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Thursday, March 20, 2014

Lapid wants to exempt first-time homebuyers from 18% VAT...except Haredim

Finance Minister Yair Lapid wants to lower the cost of housing for first-time buyers by exempting them from 18% VAT on new home purchases. Except for Haredim. Lapid says that Haredim 'don't need a discount.'
According to the proposal by Finance Minister Yair Lapid, value-added tax (VAT) would be eliminated for first-time apartment buyers. According to Lapid's plan, families who get the discount would have to hold onto the apartment for at least five years. This measure is intended to prevent couples from buying apartments for the purpose of trading in them. VAT is currently 18%.
Lapid's plan would provide the discount to Israelis who had at least one family member who served in the IDF – excluding most hareidi and Arab families, both groups that generally do not serve. Hareidi groups and several ministers, including Housing Minister Uri Ariel, have urged Lapid to make the plan inclusive. Ariel said he supported the plan, providing it was inclusive – adding that he himself had made a similar proposal several months ago.
It is not clear if Lapid's condition would stand up to examination by the High Court. In the past, National Insurance child allowance payments were given only to families who had a member serving in the IDF, or who had received exemptions from service. Arab and leftist groups sued, and after several decisions by the High Court in the mid-1990s, the government eliminated the requirement.
However, the Finance Ministry on Thursday said there would be no issue of discrimination, at least in the hareidi sector – because home prices there were already discounted, compared to the price of homes in secular communities. A typical four room apartment that went for NIS 1,235,000 in Bnei Brak, for example, would cost 30% more in neighboring Ramat Gan – and as much as 86% more in Tel Aviv. The apartments, the Ministry said, were of similar size, age, and in areas with populations with similar demographics.
Location, location, location.... That apartment in Tel Aviv is in a fancy new tower in Ramat Aviv or Tzahala. The one in Ramat Gan is in the nicer part that doesn't border Bnei Brak. The one in Bnei Brak is on a dingy, dark street. In Jerusalem, a four-room apartment goes for NIS 1.6 million - if you're willing to wait 2-5 years for it to be built. I wonder if they tried comparing Ramat Beit Shemesh Beit to one of the National Religious neighborhoods in Beit Shemesh....

There's no way this stands up to Supreme Court scrutiny anyway (the Supreme Court could care less about the Haredim but they won't allow discrimination against the Arabs). It just shows again Lapid's visceral hatred for Haredim. Like father, like son.

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At 10:23 PM, Blogger Red Tulips said...

I do not support this bill and do not support discrimination either against Haredim (which this bill clearly is) or in favor of Haredim (which Haredim enjoy when they have a draft exemption).

In other words, if you are against discrimination, why are you only partially against it and not totally?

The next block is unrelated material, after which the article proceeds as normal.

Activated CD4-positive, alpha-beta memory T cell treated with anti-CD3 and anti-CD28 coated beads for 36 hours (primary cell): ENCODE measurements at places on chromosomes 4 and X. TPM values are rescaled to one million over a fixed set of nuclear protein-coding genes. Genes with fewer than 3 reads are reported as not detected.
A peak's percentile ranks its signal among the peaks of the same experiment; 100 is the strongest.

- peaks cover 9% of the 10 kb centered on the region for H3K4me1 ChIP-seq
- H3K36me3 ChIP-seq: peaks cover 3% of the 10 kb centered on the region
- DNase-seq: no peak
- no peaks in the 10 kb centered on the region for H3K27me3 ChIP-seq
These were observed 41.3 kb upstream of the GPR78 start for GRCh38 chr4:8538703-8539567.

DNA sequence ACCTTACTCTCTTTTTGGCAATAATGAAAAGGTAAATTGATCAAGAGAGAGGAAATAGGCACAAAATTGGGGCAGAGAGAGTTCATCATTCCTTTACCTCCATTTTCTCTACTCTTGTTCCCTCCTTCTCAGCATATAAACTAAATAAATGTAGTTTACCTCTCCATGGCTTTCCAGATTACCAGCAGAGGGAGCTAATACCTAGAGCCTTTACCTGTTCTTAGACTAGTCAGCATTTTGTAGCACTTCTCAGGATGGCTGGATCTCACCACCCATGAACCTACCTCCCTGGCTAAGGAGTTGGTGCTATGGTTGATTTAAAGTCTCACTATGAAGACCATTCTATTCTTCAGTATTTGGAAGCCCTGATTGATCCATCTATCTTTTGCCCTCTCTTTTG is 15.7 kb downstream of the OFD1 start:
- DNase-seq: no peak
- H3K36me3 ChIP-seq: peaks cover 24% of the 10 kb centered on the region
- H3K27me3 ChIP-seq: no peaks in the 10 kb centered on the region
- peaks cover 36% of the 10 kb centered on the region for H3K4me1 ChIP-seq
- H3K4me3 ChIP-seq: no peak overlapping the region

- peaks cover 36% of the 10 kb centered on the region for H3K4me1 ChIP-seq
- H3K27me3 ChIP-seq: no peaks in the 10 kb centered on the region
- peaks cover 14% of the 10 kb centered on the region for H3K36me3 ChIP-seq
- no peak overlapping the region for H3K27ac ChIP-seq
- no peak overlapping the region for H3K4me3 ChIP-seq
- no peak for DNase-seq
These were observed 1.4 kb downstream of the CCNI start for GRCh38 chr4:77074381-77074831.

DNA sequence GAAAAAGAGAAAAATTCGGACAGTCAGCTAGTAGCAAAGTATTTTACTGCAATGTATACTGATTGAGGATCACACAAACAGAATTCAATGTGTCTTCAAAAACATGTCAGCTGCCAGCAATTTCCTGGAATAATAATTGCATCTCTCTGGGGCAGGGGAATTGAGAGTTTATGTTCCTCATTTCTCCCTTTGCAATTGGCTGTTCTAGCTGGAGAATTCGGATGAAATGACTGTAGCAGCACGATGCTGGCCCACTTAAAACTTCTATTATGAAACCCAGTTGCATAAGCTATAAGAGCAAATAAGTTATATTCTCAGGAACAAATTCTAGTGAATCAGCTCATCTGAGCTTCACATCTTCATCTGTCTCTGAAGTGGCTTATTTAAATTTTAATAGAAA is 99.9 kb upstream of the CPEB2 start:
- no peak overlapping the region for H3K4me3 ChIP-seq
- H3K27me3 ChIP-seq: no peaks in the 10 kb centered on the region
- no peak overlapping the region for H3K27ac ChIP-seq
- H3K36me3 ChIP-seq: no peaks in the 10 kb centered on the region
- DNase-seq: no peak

At 7:50 AM, Blogger DaveLB said...

Its interesting that after the recent draft law was passed (with criminal sanctions included, despite several key players promising that this would not be), several of those instrumental to passing it seemed to be expressing some critique of the law (Shaked, Stern etc.). However sincere or insincere such post-hoc statements may be, they represent rational politics after passing a controversial law that offended one political sector - i.e. to now try to make nice a little.

But Lapid isn't even bothering to hide what he really thinks of Haredim. He really is quite a fanatic.

At 8:02 AM, Blogger DaveLB said...

It's interesting that after the recent draft law was passed (complete with criminal sanctions despite several key players swearing they would never support this), several of those who were instrumental in passing it (Shaked,Stern, some Likud members) were making post-hoc statements criticizing the law they just voted to pass.
However sincere or insincere such statements may be (and even a bit odd), they do represent rational political action after passing a law which was offensive to a significant minority. In other words, Sheked and others are now trying to mollify the opponents of the draft law - or make nice to them at least with words.

But Lapid isn't even bothering to try. In fact he is doubling down on his anti-Haredi approach with this discriminatory tax relief.
In political terms he might be termed a fanatic.

At 8:12 AM, Blogger DaveLB said...

Wow! Did I hear the Israeli Finance Ministry correctly?
" there would be no issue of discrimination, at least in the hareidi sector – because home prices there were already discounted."

So they base the official justification for a policy on the phenomenon that there are sectoral differences in the value of housing stock?

To put this in perspective, just take that statement and replace the words "Hareidi" with "Ethiopian Jew" and then replay it.
And this is from a public policy rationale from an Israeli Government ministry.


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